Despite all the progress women have made in business, they are still reaching top leadership positions at a significantly lower rate than men. They have the same education, skills and qualifications as men to get ahead—so what’s going wrong?
According to a new report from Bain & Company and LinkedIn, Charting the Course: Getting Women To the Top, while there is no particularly male or female route to the top, women face different external factors than men, both at work and at home, which create a more difficult path for advancement—one that requires more energy and perseverance. The time and effort women expend in managing these differences can erode their aspiration and confidence to continue on the leadership track, prompting many to eventually reassess their career goals. However, frontline managers can be a positive and influential force for women, playing a pivotal role in developing them as leaders.
“Most women and men begin their careers aspiring to top leadership positions, but even at this early stage, women face a more challenging path. Men tend to see a clearer, well-trodden road ahead,” said Julie Coffman, a Bain partner who leads the firm’s gender parity research, in a news release. “We’ve long suspected and now have the data to show that external factors such as unconscious bias mean that women just simply experience the workplace differently than men. It’s increasingly clear why women often run out of steam on their way to the top, reinforcing the gender gap.”
The gap in aspiration and confidence to reach senior leadership roles begins to widen at mid-career, the critical point when women often decide whether to pursue the leadership track or opt out. While aspiration and confidence are lowest for both men and women at this point, reflecting the natural sorting process that occurs as people advance in their careers, a distinct disparity persists. At mid-career, just 56 percent of women demonstrate an aspiration to a senior leadership position, versus 64 percent of men—and 57 percent of women show confidence they can get there, compared to 66 percent of men. Men’s terrain is often smoother, so they don’t need as much perseverance and they are more willing to take career risks.
The report identifies two of the most significant hurdles for women en route to the top. In the workplace, cultural norms and bias—conscious and unconscious —can create significant obstacles to advancement. Bias can directly impact one’s career path, such as decisions around who is best suited to take on challenging projects. It can also take more subtle forms, such as comments on a performance evaluation that question a woman’s career commitment, or the assignment of extra administrative tasks to women, in addition to their primary responsibilities.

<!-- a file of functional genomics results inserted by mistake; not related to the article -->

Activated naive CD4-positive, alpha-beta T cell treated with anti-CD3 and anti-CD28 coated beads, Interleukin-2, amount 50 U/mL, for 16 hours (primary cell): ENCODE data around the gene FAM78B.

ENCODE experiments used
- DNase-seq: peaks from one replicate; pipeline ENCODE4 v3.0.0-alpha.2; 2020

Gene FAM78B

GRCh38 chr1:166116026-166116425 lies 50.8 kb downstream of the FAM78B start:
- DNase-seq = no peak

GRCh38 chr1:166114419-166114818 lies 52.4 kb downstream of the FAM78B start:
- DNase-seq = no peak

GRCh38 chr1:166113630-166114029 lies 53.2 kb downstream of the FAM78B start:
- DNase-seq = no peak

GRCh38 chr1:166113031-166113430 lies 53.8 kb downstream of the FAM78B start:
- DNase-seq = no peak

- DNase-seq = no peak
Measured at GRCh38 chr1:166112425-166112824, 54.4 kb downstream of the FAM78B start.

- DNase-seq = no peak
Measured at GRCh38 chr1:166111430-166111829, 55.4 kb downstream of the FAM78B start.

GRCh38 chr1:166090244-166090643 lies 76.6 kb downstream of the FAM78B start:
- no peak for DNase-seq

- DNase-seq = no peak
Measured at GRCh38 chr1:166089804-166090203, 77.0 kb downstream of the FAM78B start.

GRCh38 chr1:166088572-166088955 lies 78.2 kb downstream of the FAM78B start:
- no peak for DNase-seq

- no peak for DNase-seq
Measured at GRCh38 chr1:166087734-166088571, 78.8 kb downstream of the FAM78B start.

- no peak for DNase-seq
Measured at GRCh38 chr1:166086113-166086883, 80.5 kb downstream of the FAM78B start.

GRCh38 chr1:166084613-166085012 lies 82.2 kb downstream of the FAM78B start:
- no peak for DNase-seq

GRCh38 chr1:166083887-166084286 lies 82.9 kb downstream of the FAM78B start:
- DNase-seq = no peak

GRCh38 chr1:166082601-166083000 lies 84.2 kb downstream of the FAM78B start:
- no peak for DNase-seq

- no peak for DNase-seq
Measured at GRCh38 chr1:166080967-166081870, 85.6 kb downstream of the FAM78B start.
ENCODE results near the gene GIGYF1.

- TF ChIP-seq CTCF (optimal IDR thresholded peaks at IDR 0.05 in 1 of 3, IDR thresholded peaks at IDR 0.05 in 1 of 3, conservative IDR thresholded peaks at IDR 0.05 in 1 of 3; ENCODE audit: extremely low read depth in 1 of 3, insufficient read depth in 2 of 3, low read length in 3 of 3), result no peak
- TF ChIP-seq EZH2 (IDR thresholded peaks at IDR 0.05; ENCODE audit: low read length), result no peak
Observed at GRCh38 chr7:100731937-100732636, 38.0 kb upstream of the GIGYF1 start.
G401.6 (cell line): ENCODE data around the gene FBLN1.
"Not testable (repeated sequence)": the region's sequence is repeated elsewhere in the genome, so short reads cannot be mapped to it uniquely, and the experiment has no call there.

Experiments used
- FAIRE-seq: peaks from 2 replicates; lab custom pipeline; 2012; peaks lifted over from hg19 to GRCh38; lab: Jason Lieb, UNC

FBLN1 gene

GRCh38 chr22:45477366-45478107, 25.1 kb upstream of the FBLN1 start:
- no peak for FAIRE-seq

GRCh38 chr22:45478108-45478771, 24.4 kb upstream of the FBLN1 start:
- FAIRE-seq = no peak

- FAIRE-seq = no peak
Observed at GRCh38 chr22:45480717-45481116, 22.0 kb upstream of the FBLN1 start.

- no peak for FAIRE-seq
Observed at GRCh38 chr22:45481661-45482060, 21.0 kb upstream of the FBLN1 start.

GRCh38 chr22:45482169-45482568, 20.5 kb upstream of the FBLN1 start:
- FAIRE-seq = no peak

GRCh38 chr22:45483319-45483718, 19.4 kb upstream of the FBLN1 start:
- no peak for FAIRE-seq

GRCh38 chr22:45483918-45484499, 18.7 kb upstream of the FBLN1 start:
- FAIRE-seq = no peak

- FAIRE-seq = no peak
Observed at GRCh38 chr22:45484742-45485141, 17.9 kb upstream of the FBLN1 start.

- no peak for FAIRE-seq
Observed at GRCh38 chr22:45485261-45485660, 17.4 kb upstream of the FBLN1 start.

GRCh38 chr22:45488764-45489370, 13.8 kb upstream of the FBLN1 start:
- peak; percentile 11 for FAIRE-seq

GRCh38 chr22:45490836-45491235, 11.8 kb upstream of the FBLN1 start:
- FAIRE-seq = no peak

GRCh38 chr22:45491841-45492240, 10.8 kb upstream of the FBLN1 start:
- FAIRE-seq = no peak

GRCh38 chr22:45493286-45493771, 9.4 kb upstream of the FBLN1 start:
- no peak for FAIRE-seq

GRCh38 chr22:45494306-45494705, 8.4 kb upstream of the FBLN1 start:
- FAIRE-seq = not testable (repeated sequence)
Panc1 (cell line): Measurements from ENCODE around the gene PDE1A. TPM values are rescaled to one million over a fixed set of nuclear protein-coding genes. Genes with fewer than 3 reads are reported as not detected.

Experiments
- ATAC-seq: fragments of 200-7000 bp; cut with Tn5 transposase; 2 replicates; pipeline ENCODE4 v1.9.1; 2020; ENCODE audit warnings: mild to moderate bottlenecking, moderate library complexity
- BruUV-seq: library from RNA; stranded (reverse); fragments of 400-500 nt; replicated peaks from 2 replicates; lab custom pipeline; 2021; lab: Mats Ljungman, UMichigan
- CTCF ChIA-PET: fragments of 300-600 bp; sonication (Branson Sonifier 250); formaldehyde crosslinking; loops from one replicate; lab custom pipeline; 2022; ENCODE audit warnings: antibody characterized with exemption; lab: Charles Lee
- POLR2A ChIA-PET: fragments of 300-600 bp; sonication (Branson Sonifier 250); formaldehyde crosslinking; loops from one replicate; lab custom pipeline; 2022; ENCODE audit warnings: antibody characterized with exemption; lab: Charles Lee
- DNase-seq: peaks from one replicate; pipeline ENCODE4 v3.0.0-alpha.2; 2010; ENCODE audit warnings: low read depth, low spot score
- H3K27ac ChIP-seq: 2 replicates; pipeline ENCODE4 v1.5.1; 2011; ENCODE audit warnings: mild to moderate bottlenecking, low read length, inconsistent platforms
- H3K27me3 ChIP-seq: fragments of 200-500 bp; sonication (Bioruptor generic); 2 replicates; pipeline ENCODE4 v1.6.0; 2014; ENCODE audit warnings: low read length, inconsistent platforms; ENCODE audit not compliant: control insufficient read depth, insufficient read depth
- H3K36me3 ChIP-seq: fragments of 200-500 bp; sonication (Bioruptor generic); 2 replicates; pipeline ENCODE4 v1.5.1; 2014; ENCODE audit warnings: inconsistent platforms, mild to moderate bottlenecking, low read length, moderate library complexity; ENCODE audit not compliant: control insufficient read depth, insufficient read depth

At home, women also wrestle with more different dynamics than their male counterparts. Mid-career women are 61 percent more likely than mid-career men to have a spouse or partner who is pursuing an equally intense career. The Bain-LinkedIn research also shows that mid-career women with children are almost six times more likely to be the primary parent. Men confront work-life integration issues too, often with different context at home.
The good news is that successful women prove the obstacles to reaching the C-suite are not insurmountable. Bain conducted a previous survey on the gender divide, which singled out the “conference room” years as the formative period in which employees are building the skills and mindsets to become senior leaders. During those years, the study found, frontline managers play a critical role.
In their latest report, Bain and LinkedIn say frontline managers need to focus not only on building women’s skills, but also on bolstering their aspiration and confidence:
Survey findings point to four specific steps frontline managers can take:
- Tell great women on your team that they can advance to leadership roles in your firm, and back that up with action. Mid-career women are less likely to envision themselves as successful: according to the survey, women are 41 percent more likely to question whether they have the same opportunities for advancement as others of their level and experience. Frontline actions include investing in day-to-day coaching and championing (not just mentoring) high potential women.
- Paint many models of success, even if they aren’t yours.Show women that there is more than one route to the top, and make it clear that there is no single stereotype of success. Frontline actions include celebrating diverse leadership models and talking openly about your own path—and those of other leaders—including the highs and the lows.
- Make everyday interactions the priority over periodic scheduled reviews. Increase women’s day-to-day aspiration and confidence levels through open and regular feedback. Frontline actions include building aspiration every day through frequent “little moments” in the hallway or during a meeting.
- Support the whole person—not the worker. The different dynamics at work and at home mean that women often view the stress of work-life integration differently than their male peers, even if they both prioritize it. Frontline actions include having open and honest discussions about professional priorities and how they fit with one’s personal priorities as well as following-up these conversations with action.
“Making headway in improving gender parity requires true commitment from companies and the dedication of the managers who have the power to affect change,” said Sandy Hoffman, director of global inclusion at LinkedIn, in the release. “We’ve seen firsthand how when this is prioritized, talented women go from surviving to absolutely thriving, which is a win for the company and beyond.”
This report captures findings from a survey of more than 8,000 LinkedIn members—female and male —at U.S. companies across all career levels and major industries.
Source: Marketwired; edited by Richard Carufel